Posted On by &filed under Allahabad High Court, High Court.

Allahabad High Court
Jwala Pershad Sahu vs Bigalram Mandwari on 24 March, 1915
Equivalent citations: 28 Ind Cas 905
Bench: Piggott, Chamier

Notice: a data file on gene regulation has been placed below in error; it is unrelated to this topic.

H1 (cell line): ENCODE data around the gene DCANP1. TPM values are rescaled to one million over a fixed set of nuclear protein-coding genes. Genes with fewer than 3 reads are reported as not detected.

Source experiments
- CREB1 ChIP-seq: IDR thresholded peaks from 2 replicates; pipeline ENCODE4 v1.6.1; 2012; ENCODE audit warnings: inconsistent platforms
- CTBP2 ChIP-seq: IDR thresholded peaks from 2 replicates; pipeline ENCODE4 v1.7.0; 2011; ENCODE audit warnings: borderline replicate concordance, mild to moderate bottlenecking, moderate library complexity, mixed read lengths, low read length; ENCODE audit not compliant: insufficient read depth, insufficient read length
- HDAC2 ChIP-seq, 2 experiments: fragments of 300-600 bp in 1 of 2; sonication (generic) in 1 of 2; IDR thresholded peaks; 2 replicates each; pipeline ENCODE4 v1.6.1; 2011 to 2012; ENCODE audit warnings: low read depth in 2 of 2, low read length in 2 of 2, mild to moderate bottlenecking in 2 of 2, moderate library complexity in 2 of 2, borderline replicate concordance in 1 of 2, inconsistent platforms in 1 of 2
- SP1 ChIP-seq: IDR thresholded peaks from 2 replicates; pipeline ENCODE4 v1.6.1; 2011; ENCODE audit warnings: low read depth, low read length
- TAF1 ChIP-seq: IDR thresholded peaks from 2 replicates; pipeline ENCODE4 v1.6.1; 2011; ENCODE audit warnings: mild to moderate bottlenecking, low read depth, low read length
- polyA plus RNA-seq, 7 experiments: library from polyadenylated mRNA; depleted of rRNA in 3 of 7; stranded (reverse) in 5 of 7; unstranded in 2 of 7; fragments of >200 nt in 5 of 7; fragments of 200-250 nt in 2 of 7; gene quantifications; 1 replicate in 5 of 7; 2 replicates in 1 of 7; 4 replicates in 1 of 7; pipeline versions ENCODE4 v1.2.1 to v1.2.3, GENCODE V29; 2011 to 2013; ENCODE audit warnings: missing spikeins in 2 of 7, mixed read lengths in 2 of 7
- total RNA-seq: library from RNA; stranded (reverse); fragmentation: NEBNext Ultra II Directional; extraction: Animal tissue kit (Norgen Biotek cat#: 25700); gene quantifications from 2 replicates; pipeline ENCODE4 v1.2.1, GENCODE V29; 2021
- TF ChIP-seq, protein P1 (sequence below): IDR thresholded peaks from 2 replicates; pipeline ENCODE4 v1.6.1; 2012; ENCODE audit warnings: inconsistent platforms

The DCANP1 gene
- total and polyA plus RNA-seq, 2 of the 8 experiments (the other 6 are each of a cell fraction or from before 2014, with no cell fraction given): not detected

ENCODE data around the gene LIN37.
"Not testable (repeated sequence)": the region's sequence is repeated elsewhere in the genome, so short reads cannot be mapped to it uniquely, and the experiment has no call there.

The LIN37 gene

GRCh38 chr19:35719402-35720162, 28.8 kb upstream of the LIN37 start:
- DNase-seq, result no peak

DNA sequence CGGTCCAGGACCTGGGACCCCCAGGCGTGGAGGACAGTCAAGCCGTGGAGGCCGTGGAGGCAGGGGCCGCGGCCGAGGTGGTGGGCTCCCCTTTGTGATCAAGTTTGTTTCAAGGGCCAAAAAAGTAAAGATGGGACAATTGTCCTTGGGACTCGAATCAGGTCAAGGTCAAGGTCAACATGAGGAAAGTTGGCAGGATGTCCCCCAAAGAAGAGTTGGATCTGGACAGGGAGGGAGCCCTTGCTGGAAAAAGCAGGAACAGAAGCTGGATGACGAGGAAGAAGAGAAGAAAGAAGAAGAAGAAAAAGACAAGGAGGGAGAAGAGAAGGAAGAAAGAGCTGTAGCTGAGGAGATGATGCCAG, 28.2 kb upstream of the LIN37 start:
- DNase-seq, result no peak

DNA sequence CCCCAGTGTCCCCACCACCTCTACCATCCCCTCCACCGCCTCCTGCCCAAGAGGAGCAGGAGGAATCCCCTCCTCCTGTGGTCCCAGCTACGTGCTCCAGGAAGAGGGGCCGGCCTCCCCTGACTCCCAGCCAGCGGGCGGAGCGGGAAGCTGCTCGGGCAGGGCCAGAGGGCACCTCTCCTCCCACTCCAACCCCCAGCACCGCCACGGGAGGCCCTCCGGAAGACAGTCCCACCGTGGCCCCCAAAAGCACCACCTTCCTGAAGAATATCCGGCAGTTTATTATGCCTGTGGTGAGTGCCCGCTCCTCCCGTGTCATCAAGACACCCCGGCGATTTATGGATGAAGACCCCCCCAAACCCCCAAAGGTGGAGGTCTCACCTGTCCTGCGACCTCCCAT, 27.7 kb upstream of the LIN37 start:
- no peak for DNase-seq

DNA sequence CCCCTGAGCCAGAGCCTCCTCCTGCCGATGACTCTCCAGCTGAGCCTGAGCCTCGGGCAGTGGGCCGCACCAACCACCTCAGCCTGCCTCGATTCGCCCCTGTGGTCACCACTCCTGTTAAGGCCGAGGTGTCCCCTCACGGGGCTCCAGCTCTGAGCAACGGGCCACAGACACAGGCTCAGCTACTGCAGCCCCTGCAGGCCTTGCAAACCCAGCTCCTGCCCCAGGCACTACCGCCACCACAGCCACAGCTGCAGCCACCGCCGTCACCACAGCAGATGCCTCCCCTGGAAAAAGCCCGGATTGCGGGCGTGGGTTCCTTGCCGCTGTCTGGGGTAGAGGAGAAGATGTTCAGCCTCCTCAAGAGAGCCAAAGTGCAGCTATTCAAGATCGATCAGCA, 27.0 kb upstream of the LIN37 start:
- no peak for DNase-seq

1. This is an application for revision of an order of the District Judge of Gorakhpur dismissing an appeal against an order of the Additional Munsif of Deoria disallowing an application for restoration of a case which had boon dismissed. It appears that the plaintiff was required by the Court to produce some hooks of account. He failed to comply with the order of the Court and on March the 23rd, 1914, the date ultimately fixed for the production of the accounts, he was absent. The Munsif recorded an order which concluded as follows: “As the plaintiff is absent, order–the suit is dismissed with costs. The defendant shall get his costs from, the plaintiff” It seems to us that there can be no doubt that the Munsif was acting under Order XVII, Rule 2, read with Order IX, Rule 8, Civil Procedure Code, and that he dismissed the suit because the plaintiff did not appear when the suit was called on for hearing and not because the plaintiff had failed to produce his books. The plaintiff applied for restoration of the case under Order IX, Rule 9, Civil Procedure Code. The Munsif dismissed the application, because in his opinion the suit had been dismissed under Order XI, Rule 21, therefore, no application for restoration was maintainable, and also because the plaintiff, had failed to satisfy him that he had sufficient cause for his non-appearance. The plaintiff then appealed to the District Judge, who dismissed the appeal saying: “The application was rightly rejected because the suit had been dismissed under the provisions of Order XI, Rule 21, of the Code of Civil Procedure.” It seems to us that both the District Judge and the Munsif were under a misconception when they said that the suit had been dismissed under Order XI, Rule 21. It is not a case of a party having failed to comply with an order for discovery or inspection of documents, for such an order could only refer to documents the existence of which was referred to in the pleadings or affidavits. The result is that through a misconception the District Judge has failed to consider whether the plaintiff was entitled to present an application for restoration of the case. It is clear that the learned Judge was of opinion that if the plaintiff objected to the order dismissing his suit, he should have appealed under Order XLIII, Rule 1(f). In short, the District Judge has, through a misconception, failed to exercise his jurisdiction. He ought to have heard the appeal on the merits. We allow this application, set aside the order of the District Judge and direct that the record be returned to him in order that he may dispose of the plaintiff’s appeal according to law. Costs of this application will be costs in the cause.

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